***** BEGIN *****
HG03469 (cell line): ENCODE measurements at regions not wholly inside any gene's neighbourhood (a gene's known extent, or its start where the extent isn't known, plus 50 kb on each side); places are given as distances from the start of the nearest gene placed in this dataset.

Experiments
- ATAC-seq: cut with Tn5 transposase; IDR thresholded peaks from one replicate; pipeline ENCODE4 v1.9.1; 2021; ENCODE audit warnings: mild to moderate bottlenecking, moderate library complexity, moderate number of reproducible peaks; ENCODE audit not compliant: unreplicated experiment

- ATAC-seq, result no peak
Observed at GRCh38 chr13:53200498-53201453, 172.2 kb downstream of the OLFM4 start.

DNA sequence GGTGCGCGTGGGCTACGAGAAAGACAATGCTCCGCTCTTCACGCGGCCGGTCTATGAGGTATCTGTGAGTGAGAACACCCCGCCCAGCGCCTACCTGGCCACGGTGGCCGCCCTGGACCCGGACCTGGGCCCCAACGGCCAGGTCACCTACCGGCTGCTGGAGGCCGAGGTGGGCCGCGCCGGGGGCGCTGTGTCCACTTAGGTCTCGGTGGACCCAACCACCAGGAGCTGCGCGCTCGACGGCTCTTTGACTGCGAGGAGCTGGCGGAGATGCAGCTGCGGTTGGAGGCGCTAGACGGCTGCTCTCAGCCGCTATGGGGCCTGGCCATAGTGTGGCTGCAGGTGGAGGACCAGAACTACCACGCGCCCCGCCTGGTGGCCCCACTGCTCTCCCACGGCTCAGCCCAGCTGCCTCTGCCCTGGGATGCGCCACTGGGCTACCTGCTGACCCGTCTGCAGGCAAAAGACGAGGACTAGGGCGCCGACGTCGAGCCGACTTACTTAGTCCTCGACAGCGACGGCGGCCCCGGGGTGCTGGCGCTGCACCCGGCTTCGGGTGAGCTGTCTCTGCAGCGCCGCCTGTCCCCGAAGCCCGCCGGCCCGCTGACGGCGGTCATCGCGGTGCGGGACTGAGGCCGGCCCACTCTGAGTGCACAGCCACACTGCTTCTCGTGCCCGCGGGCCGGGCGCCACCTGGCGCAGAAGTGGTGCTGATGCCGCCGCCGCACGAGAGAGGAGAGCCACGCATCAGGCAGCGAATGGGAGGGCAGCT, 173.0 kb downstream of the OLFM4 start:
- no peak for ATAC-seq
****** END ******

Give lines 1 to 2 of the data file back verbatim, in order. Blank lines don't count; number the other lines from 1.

HG03469 (cell line): ENCODE measurements at regions not wholly inside any gene's neighbourhood (a gene's known extent, or its start where the extent isn't known, plus 50 kb on each side); places are given as distances from the start of the nearest gene placed in this dataset.

Experiments